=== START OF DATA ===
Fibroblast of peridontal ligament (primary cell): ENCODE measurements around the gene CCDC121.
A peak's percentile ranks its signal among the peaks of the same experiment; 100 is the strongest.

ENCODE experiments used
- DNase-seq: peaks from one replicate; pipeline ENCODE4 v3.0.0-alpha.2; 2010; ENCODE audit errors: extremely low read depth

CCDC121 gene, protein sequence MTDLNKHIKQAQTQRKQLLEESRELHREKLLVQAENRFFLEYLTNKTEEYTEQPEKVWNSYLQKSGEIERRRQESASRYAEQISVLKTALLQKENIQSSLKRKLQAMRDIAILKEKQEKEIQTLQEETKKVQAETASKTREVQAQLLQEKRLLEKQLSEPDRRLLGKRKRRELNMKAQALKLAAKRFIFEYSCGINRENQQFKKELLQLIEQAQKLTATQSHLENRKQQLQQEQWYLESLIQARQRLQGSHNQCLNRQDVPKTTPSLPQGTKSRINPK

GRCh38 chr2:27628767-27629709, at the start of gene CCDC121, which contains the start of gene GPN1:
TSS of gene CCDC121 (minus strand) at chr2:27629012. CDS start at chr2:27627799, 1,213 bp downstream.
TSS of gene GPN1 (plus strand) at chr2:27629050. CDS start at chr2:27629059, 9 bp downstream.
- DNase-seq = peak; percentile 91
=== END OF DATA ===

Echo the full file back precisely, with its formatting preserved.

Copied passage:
Fibroblast of peridontal ligament (primary cell): ENCODE measurements around the gene CCDC121.
A peak's percentile ranks its signal among the peaks of the same experiment; 100 is the strongest.

ENCODE experiments used
- DNase-seq: peaks from one replicate; pipeline ENCODE4 v3.0.0-alpha.2; 2010; ENCODE audit errors: extremely low read depth

CCDC121 gene, protein sequence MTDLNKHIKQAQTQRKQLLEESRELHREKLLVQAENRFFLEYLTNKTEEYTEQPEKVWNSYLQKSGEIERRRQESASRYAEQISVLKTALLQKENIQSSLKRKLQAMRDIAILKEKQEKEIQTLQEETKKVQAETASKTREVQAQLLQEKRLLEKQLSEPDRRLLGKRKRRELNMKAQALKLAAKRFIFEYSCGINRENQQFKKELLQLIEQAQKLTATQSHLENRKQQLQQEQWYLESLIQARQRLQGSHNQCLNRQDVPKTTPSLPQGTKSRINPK

GRCh38 chr2:27628767-27629709, at the start of gene CCDC121, which contains the start of gene GPN1:
TSS of gene CCDC121 (minus strand) at chr2:27629012. CDS start at chr2:27627799, 1,213 bp downstream.
TSS of gene GPN1 (plus strand) at chr2:27629050. CDS start at chr2:27629059, 9 bp downstream.
- DNase-seq = peak; percentile 91